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Landslides in Scotland

Moving fast or slow, ranging from truly huge rock face collapses to microscopic movement of soil particles, landslides (also called mass movements) are evidence of slope readjustment to gravity. Scotland has a great variety of examples of land slides such as rock falls, rock slope failures, rotational land slides, translational slides, debris flows, mud flows, solifluction, and soil creep. They range in size from spectacular whole mountain side rock slope failures such as seen on 'Beinn Fhada, Kintail, to really small scale features that move imperceptibly such as soil creep, that can create rumples on grassy slopes.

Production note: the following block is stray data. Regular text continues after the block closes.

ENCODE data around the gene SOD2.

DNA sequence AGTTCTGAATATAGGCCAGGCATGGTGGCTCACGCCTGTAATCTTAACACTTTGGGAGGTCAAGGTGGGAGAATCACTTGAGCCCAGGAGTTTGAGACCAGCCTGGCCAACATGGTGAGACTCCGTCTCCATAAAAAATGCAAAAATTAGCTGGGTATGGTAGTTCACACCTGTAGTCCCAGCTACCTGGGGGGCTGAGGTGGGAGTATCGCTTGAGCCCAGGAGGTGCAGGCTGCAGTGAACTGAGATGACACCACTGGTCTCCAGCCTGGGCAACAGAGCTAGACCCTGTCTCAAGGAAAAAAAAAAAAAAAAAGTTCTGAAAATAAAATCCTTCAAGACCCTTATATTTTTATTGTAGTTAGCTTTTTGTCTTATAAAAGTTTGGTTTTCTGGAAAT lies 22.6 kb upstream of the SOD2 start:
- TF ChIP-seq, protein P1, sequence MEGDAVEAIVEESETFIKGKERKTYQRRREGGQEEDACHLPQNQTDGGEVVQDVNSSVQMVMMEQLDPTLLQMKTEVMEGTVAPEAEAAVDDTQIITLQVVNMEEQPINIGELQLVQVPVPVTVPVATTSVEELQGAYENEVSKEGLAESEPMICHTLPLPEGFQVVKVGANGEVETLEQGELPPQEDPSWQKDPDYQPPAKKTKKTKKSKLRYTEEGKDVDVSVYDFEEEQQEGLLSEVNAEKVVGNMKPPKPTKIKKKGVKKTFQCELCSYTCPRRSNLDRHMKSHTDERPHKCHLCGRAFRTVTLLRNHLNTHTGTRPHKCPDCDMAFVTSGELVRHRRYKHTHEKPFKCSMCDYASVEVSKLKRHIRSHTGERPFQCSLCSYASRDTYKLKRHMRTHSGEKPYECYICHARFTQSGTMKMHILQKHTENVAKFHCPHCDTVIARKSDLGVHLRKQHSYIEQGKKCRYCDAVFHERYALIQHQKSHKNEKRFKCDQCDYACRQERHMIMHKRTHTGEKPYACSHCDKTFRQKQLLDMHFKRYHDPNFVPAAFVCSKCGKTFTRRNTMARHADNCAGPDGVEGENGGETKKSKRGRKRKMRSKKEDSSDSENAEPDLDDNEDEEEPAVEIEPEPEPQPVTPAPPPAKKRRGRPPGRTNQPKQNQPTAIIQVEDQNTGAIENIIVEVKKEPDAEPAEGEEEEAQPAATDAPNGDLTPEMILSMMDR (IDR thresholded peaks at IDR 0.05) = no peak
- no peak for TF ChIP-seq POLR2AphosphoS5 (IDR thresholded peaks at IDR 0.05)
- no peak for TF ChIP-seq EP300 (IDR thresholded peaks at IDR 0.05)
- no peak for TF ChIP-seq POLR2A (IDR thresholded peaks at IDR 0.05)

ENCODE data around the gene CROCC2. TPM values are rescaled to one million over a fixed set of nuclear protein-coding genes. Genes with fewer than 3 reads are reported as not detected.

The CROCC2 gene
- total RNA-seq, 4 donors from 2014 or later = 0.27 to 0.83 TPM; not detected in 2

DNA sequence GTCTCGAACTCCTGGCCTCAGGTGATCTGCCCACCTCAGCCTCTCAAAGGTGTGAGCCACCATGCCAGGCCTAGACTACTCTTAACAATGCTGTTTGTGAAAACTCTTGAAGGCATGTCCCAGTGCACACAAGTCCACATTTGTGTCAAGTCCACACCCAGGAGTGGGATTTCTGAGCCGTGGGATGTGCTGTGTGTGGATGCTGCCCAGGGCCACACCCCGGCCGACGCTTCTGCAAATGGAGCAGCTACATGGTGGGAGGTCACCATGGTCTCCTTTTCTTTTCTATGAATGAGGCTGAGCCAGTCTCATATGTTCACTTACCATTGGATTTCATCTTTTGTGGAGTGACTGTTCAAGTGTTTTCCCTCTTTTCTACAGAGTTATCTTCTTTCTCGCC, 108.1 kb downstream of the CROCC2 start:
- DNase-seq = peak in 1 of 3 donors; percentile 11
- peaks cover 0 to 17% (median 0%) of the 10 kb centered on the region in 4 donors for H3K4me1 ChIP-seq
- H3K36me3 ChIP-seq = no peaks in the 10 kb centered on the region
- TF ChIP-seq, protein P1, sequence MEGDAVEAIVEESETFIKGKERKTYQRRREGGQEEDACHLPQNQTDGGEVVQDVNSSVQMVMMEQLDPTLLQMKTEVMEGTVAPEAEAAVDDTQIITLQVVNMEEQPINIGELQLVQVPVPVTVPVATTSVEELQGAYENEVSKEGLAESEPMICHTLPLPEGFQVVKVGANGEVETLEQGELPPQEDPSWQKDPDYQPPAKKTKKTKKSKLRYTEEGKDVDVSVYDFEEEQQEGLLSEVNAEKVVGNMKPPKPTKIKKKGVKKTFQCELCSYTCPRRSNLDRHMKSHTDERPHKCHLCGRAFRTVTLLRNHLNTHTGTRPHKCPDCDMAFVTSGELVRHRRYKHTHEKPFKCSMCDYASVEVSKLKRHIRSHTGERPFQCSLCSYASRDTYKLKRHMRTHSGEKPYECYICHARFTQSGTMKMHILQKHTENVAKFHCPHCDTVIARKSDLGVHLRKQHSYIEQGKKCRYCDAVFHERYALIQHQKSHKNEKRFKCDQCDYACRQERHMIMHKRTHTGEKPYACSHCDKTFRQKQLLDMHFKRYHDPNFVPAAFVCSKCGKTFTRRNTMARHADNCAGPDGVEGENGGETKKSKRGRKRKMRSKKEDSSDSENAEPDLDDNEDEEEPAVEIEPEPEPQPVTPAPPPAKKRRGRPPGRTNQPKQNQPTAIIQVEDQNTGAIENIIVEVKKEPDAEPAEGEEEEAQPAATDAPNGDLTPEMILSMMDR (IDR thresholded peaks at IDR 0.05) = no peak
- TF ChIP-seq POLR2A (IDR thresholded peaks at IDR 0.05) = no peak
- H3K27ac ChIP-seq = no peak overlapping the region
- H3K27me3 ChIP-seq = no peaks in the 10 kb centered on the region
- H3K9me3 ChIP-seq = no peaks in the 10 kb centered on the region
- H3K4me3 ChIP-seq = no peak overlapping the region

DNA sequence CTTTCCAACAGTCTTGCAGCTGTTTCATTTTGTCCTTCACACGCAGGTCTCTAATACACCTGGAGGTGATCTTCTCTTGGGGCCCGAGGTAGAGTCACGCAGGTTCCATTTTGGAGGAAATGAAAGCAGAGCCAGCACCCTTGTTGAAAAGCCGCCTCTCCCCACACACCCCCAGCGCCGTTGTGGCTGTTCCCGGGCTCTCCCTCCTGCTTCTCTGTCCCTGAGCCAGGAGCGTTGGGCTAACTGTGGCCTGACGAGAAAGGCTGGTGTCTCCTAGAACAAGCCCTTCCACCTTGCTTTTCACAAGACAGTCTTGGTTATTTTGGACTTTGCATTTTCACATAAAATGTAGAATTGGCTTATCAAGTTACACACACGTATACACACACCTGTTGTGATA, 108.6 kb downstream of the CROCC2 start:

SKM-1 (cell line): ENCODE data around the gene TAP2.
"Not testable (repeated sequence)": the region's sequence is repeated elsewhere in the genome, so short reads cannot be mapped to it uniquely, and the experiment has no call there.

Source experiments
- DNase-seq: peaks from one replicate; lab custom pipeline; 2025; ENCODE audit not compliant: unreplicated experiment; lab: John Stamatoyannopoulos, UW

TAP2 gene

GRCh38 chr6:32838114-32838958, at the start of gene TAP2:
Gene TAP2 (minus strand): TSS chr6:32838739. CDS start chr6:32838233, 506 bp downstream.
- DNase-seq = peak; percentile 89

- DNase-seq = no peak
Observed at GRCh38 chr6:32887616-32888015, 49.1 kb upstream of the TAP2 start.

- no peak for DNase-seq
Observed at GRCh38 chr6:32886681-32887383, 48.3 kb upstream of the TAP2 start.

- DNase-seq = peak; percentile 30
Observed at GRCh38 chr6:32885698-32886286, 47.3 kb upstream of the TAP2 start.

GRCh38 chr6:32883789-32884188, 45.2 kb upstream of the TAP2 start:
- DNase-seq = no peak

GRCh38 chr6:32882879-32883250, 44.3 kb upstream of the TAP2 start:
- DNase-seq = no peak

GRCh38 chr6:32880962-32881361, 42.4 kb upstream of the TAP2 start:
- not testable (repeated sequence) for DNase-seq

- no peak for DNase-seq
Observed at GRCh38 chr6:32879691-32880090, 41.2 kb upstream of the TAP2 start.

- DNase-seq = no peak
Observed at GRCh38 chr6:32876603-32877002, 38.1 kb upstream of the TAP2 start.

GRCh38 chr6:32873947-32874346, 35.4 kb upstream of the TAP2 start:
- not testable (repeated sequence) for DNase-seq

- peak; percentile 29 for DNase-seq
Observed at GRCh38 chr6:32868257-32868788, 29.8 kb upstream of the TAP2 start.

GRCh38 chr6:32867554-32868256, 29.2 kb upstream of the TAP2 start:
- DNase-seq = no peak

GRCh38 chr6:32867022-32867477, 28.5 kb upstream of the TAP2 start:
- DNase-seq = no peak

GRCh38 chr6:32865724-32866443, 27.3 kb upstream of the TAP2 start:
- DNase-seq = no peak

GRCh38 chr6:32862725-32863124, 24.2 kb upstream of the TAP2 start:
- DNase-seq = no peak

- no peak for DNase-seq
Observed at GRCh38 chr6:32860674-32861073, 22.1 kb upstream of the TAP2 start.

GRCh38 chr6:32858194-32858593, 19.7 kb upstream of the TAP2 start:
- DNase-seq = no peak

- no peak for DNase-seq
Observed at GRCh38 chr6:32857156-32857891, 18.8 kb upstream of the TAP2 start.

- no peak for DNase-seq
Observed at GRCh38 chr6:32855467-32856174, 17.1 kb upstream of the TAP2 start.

Glen Shiel is a major breach of the main Highland watershed. Its glacially steepened sides are lined with extensive deep-seated rock slope failures. These are often sliced by 'antiscarps' such as these across Sgurr a' Bhealiach Dheirg. İDavid Jarman/SNH.  For information on reproduction rights contact the Scottish Natural Heritage Image Library on Tel. 01738 458530 or www.snh.gov.uk/copyright/

Different types of landslides

This classification looks at the variety of landslides in rock and landslides in rock and soil debris.

The Storr from Raasay.  İNess Kirkbride/SNH. For information on reproduction rights contact the Scottish Natural Heritage Image Library on Tel. 01738 444177 or www.snh.gov.uk/copyright/

Causes of Landslides

Whatever the scale, landslides occur when the forces for movement (gravity) overcomes the strength of the hill slope itself .



Last updated on Monday 8th June 2015 at 15:27 PM. Click here to comment on this page